Jump starting energy research
Photos by iStock | Illustration by Jaynell Keely April 24, 2019
Delaware Energy Institute announces grants for multi-disciplinary research projects at UD
When it comes to supporting research, timing is everything.
Robust, early support is crucial for scientific inquiry to gain momentum and have a chance to make an impact. Seed grants, in particular, can enable scientists to leverage early success to gain support for future research funding opportunities.
To that end, the Delaware Energy Institute (DEI) has announced funding awards totaling over $650,000 for three energy-focused research projects at the University of Delaware. Comprising a dozen faculty members from across four different colleges, the projects will kickstart an effort to create foundations for new, interdisciplinary energy programs at UD.
“We’re thrilled to support this critical research and help bring great minds together,” said Allie Sethman, deputy director of DEI. “Demand for new technologies is high, and with it comes a demand for new ideas. Collaboration is absolutely essential in pushing energy and sustainability research into these new spaces. Investing in these ideas now will not only help UD faculty in preparation for future opportunities, but also unite our efforts to tackle society’s biggest energy challenges.”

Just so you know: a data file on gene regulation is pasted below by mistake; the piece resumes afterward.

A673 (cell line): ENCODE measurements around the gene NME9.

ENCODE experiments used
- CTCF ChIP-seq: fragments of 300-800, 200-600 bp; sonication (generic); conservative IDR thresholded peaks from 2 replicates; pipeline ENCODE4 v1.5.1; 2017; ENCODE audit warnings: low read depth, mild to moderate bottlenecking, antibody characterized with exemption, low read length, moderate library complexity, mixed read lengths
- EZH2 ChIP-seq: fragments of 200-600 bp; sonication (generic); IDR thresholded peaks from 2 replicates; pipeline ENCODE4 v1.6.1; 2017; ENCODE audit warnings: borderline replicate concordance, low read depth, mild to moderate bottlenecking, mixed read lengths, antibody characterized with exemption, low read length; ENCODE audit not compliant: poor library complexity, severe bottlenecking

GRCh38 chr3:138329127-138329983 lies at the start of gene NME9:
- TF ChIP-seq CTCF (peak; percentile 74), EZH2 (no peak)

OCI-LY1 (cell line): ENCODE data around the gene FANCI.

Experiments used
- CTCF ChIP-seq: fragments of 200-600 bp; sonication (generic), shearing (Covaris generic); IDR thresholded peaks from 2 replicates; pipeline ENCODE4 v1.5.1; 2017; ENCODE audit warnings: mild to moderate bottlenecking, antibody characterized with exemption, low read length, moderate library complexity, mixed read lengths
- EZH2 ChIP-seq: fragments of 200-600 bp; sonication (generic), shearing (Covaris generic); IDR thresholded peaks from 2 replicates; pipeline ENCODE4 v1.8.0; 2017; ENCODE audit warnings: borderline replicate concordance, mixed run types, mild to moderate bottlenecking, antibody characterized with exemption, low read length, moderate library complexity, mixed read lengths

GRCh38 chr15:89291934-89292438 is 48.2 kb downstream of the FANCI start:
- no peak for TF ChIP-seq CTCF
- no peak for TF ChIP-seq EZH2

The DEI-funded projects will investigate questions spanning a broad array of energy topics, including smart cities and urbanization, food production, energy harvesting and more.
Andreas Malikopoulos, the Terri Connor Kelly and John Kelly Career Development Associate Professor in Mechanical Engineering, will lead a team focusing on expanding research of emerging mobility systems (such as connected and automated vehicles, as well as shared mobility), which have been shown to reduce energy consumption and alleviate traffic congestion in specific scenarios.
"One key question that still remains unanswered is, how can we develop an energy-efficient mobility system that can enhance accessibility, control the ratio of travel demand over capacity, and ultimately improve the overall well-being of our cities?” said Malikopoulos. “Our goal is to directly address this question.”
Food production and energy
Cristina Archer, professor in the College of Earth, Ocean and Environment, will lead her team to examine the understudied links between food items and the energy used to produce them, an essential question given the prevalence of food waste, population growth, and threats to agricultural systems from global warming and pollution.
“About a third of the energy consumed by humanity, directly or indirectly, is related to food,” Archer said. “Yet the waste and potential inefficiencies of the energy used for food are relatively unknown. This gap is an opportunity for UD to become a leading institution to focus specifically on energy-food links.”
While sunlight arriving at earth contains more than enough energy to meet the needs of the entire planet, harvesting that energy efficiently is another matter altogether. Because the light arriving from the sun comes in many different colors, conventional photovoltaics can never convert more than 33% of the energy into useable electrical power. Current technical solutions to this problem are too expensive to be economically viable.